Home-schoolers might be allowed to participate
School board considers letting non-enrolled kids play sports, activities
February 04. 2014 1:39PM
The Dell Rapids School Board is eyeing a policy shift that would allow home-schooled children to participate in public school activities.
School district rules adopted in 2006 prohibit students who aren’t enrolled in at least one publicly provided academic course from participating in extracurricular activities like athletics, Future Farmers of America and pep band.
District superintendent Summer Schultz said with more and more parents using alternative education like online courses and homeschooling, the school district ought to review its dual enrollment and eligibility requirements.
“There are some schools around that say you don’t even have to be dual enrolled (to participate). If you are a district resident – even if you are 100 percent home schooled – you can participate in extra curricular activities,” she said. “There are schools that say you have to be enrolled in at least two classes. There are some that say if you aren’t 100 percent our student, you don’t participate.”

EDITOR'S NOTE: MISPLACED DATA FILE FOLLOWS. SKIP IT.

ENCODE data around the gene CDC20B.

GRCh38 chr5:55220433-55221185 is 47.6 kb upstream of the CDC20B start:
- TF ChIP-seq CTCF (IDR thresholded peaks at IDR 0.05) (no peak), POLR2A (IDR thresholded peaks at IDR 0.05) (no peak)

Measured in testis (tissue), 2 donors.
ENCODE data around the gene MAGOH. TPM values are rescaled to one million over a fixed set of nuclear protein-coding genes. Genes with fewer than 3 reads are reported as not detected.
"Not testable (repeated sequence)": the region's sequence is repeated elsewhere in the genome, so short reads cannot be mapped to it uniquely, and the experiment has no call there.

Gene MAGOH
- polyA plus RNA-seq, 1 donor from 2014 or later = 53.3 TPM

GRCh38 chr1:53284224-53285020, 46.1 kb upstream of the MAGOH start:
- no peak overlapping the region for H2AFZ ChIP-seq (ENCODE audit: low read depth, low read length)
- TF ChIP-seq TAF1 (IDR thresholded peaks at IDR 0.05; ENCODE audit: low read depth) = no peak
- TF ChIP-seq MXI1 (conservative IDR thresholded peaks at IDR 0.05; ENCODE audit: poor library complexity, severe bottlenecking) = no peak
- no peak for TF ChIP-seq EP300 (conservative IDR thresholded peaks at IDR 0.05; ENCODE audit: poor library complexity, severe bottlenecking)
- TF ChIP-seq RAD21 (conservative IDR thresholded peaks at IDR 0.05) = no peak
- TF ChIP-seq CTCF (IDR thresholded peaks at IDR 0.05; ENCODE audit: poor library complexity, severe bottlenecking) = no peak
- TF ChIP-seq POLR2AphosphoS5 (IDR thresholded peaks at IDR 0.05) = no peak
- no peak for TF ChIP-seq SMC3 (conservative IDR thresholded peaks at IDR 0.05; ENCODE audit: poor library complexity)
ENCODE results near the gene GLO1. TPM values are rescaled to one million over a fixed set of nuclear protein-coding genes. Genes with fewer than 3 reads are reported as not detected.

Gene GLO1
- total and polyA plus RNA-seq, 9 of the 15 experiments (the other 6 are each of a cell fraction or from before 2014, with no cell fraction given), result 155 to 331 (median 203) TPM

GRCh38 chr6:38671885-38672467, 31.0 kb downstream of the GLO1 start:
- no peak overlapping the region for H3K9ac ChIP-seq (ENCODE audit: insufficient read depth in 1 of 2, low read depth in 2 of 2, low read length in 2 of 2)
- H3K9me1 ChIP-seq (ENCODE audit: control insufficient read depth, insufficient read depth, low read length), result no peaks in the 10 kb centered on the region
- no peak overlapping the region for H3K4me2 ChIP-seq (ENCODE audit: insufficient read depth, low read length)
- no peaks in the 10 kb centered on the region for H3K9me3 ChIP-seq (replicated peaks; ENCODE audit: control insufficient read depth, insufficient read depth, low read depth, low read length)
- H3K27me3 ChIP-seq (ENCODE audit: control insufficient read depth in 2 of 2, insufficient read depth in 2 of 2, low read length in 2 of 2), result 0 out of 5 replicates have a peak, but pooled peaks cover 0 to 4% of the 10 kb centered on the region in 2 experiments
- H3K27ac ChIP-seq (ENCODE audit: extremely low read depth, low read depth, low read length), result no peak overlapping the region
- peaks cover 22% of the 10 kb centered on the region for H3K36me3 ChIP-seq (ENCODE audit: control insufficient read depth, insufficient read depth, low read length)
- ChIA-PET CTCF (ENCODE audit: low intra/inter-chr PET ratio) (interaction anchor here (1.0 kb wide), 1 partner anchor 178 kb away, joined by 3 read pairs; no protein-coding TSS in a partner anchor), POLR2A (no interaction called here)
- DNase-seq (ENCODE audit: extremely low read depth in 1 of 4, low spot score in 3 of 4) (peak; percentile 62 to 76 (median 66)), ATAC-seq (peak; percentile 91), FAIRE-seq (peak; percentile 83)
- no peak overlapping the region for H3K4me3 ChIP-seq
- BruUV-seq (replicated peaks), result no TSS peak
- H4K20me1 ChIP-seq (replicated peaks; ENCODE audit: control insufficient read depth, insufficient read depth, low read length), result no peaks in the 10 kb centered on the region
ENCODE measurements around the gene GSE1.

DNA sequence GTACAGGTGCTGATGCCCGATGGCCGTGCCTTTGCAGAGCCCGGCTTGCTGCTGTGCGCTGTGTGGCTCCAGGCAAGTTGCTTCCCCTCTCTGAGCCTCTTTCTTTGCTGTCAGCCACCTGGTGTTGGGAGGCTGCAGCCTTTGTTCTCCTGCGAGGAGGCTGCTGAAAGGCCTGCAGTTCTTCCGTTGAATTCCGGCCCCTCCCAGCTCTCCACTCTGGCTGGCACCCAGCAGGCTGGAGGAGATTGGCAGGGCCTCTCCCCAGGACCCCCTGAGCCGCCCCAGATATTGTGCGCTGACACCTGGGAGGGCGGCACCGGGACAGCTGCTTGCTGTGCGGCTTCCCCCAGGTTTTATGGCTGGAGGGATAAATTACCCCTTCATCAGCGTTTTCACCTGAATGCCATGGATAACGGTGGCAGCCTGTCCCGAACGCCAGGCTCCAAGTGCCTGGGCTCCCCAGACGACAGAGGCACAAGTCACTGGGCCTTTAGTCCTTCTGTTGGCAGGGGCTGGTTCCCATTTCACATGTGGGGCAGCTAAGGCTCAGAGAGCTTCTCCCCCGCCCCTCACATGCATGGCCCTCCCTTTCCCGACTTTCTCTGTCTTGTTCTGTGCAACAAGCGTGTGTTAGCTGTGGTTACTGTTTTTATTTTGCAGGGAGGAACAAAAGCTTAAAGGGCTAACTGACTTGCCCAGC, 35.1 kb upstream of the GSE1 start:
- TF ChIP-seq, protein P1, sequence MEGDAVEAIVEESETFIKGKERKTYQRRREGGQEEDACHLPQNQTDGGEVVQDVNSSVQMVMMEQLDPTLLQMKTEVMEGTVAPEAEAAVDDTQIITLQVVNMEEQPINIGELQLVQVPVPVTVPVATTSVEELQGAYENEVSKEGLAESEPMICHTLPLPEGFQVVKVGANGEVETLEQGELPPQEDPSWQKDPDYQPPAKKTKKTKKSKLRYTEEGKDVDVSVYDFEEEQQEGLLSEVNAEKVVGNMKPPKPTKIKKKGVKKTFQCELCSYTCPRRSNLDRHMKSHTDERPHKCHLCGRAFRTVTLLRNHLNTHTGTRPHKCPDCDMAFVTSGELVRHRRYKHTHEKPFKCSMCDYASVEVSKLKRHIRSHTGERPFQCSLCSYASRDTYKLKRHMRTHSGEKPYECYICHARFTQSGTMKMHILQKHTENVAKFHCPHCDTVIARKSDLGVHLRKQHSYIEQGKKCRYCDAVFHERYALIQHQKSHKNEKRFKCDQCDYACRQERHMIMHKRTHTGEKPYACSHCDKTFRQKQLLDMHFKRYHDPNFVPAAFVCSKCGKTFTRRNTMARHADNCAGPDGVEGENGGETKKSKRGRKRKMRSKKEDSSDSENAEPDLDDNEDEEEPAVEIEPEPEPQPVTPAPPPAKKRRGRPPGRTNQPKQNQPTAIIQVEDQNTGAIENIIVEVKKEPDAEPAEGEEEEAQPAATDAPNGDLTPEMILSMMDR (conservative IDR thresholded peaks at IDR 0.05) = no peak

Schultz said the South Dakota High School Activities Association gives school boards full control over dual enrollment eligibility.
Board member Matt Weiland said he wasn’t aware that school-aged Dell Rapids School District residents can’t participate in extra curriculars and would like to see a more inclusive policy.
“I was under the impression that homeschoolers in Dell Rapids were able to participate,” he said. “If they’re a resident, they’re paying taxes to the district anyway.”
The board will review policies of other area districts, and revisit the topic at a future board meeting. Board members will also weigh other factors like academic eligibly – maintaining a qualifying grade point average – and code of conduct jurisdictions.
“We have certain eligibility requirements for the kids that are here, so if they’re only here for one class (or less) and that’s the only thing you have to base their eligibility on, you don’t know what (grades) they are getting at home,” said Barb Little, district business manager.
Schultz said any new policy adopted could stipulate various conditions that a dually enrolled or home-schooled student must meet to be eligible for participation.
“Currently, we don’t have anything in our policy that says we have the ability to monitor (grades outside of district courses) for them to participate,” she said.